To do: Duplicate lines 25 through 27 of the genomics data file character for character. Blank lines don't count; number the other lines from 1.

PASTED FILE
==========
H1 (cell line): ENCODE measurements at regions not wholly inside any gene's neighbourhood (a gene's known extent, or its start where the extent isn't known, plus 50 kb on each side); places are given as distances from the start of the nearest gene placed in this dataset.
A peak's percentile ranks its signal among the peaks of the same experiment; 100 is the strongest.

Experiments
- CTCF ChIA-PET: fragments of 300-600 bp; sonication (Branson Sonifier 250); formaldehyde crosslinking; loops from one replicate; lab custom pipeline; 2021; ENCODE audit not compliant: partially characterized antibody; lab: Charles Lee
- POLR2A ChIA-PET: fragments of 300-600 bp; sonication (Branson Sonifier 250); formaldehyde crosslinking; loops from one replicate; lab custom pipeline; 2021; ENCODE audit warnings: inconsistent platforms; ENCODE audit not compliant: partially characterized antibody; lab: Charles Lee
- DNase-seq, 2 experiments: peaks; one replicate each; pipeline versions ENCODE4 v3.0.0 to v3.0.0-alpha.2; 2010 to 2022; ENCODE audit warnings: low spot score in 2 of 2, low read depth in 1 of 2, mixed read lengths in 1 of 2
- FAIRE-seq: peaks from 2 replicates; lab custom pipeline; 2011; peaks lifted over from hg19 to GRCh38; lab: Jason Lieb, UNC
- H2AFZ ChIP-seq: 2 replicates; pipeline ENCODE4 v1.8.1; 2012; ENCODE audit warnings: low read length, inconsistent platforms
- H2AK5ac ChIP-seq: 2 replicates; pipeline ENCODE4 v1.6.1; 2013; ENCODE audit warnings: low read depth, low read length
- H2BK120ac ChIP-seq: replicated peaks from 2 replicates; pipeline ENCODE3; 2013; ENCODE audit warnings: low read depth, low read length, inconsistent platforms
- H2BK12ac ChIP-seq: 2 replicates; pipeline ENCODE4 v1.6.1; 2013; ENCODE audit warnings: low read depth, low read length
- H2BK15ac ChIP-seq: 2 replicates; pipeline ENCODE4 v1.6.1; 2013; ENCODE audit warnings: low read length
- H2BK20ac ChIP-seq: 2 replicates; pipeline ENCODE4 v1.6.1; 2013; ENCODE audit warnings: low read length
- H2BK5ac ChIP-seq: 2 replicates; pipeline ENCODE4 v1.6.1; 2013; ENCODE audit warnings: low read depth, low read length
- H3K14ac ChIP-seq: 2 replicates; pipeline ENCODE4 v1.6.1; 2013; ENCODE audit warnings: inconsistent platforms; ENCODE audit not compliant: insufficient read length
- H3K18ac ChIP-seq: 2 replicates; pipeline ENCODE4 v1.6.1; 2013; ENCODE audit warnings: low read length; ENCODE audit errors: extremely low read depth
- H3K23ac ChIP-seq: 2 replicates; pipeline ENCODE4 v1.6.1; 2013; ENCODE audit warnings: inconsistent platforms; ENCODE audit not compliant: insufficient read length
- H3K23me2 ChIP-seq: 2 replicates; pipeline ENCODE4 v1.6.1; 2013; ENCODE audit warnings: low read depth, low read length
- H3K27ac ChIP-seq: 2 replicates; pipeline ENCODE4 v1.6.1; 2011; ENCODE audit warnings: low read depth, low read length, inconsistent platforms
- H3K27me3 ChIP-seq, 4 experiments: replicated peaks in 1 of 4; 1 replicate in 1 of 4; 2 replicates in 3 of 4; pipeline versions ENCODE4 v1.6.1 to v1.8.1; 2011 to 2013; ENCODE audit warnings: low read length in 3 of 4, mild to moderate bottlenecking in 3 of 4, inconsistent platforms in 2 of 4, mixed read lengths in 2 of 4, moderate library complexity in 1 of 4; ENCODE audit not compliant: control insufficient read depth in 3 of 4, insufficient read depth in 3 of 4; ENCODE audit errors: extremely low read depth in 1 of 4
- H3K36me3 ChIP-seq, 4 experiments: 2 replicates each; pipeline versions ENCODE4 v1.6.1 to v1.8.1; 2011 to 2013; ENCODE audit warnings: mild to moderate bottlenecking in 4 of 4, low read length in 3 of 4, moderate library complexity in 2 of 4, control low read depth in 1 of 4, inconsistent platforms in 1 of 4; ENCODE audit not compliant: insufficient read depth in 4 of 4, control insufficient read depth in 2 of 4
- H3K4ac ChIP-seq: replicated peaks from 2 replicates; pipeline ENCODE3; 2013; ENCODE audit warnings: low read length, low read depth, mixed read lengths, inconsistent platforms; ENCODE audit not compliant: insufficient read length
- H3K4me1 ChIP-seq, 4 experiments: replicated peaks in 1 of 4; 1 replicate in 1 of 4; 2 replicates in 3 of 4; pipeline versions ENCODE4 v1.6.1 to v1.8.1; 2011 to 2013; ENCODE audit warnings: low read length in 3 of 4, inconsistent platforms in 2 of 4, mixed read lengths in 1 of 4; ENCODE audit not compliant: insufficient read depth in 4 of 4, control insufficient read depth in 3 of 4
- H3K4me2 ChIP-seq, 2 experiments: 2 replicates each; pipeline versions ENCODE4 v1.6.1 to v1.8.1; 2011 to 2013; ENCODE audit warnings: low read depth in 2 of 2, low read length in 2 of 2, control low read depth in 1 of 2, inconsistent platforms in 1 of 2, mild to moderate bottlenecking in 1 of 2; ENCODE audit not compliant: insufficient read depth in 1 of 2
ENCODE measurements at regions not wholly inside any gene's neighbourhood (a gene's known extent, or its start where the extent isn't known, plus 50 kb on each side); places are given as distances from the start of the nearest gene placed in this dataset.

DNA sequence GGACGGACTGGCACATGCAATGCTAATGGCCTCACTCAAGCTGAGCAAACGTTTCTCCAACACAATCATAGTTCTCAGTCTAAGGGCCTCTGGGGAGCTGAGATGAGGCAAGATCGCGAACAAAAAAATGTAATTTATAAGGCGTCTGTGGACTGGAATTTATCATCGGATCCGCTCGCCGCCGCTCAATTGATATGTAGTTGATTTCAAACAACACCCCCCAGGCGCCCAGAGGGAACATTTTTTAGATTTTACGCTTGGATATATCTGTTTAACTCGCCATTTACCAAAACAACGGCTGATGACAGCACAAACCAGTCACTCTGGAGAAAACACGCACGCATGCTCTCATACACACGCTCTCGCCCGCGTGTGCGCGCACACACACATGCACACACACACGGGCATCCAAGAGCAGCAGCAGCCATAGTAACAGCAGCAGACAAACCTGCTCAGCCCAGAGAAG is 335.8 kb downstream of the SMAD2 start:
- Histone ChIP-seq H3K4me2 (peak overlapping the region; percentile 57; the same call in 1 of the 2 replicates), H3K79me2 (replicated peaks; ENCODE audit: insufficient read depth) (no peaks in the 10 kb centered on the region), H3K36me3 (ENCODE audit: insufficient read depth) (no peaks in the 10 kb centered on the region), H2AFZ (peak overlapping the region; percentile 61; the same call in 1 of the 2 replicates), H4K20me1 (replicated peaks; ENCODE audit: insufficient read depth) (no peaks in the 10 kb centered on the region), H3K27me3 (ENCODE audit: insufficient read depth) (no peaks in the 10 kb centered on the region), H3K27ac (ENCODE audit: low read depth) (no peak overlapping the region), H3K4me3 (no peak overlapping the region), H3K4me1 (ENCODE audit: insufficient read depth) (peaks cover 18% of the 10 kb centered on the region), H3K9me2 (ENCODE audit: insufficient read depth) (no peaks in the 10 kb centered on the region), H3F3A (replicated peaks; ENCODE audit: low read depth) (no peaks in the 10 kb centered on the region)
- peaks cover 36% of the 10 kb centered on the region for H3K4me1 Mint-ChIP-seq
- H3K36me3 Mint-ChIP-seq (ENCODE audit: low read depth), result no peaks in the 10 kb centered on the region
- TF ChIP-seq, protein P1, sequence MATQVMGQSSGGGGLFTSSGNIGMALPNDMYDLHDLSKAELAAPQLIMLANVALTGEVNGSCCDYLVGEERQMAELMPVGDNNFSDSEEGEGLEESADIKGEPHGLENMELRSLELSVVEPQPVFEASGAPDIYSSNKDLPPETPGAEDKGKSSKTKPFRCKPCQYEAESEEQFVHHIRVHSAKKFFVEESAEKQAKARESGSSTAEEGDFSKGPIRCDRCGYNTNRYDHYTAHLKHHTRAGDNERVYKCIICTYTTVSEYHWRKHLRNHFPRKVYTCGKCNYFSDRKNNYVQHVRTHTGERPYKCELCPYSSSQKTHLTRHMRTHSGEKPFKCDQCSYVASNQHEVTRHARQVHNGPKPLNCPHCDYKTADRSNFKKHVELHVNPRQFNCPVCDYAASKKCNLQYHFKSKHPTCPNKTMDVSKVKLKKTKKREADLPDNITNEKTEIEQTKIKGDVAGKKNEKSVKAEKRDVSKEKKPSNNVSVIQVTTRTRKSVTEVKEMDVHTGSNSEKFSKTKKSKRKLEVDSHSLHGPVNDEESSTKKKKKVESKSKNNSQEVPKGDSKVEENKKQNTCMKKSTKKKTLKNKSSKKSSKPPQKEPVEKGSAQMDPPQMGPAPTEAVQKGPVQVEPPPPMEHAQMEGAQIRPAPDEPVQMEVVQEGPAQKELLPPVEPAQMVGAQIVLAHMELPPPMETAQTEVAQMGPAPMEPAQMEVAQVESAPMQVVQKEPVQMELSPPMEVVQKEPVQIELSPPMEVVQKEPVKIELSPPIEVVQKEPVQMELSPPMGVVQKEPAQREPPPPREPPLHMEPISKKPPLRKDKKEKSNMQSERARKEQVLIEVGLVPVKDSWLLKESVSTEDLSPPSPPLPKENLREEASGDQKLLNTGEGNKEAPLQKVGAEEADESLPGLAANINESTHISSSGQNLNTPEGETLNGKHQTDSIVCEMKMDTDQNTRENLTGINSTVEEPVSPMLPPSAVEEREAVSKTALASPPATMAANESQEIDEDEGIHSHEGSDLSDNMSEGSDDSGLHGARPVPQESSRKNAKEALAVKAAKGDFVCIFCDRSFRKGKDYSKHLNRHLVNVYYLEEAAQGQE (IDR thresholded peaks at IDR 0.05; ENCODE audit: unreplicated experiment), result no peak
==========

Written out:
ENCODE measurements at regions not wholly inside any gene's neighbourhood (a gene's known extent, or its start where the extent isn't known, plus 50 kb on each side); places are given as distances from the start of the nearest gene placed in this dataset.

DNA sequence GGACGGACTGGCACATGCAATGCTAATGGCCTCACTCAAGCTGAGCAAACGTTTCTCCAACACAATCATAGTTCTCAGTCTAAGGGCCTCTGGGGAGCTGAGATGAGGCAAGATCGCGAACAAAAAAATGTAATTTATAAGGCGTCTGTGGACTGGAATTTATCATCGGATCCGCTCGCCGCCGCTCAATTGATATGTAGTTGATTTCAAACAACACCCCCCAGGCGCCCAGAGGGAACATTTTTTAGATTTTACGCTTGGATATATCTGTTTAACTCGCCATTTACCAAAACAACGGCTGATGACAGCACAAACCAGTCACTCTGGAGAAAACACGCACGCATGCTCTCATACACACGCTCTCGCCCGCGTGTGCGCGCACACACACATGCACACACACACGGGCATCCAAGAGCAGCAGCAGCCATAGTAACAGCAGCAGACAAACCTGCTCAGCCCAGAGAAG is 335.8 kb downstream of the SMAD2 start:
- Histone ChIP-seq H3K4me2 (peak overlapping the region; percentile 57; the same call in 1 of the 2 replicates), H3K79me2 (replicated peaks; ENCODE audit: insufficient read depth) (no peaks in the 10 kb centered on the region), H3K36me3 (ENCODE audit: insufficient read depth) (no peaks in the 10 kb centered on the region), H2AFZ (peak overlapping the region; percentile 61; the same call in 1 of the 2 replicates), H4K20me1 (replicated peaks; ENCODE audit: insufficient read depth) (no peaks in the 10 kb centered on the region), H3K27me3 (ENCODE audit: insufficient read depth) (no peaks in the 10 kb centered on the region), H3K27ac (ENCODE audit: low read depth) (no peak overlapping the region), H3K4me3 (no peak overlapping the region), H3K4me1 (ENCODE audit: insufficient read depth) (peaks cover 18% of the 10 kb centered on the region), H3K9me2 (ENCODE audit: insufficient read depth) (no peaks in the 10 kb centered on the region), H3F3A (replicated peaks; ENCODE audit: low read depth) (no peaks in the 10 kb centered on the region)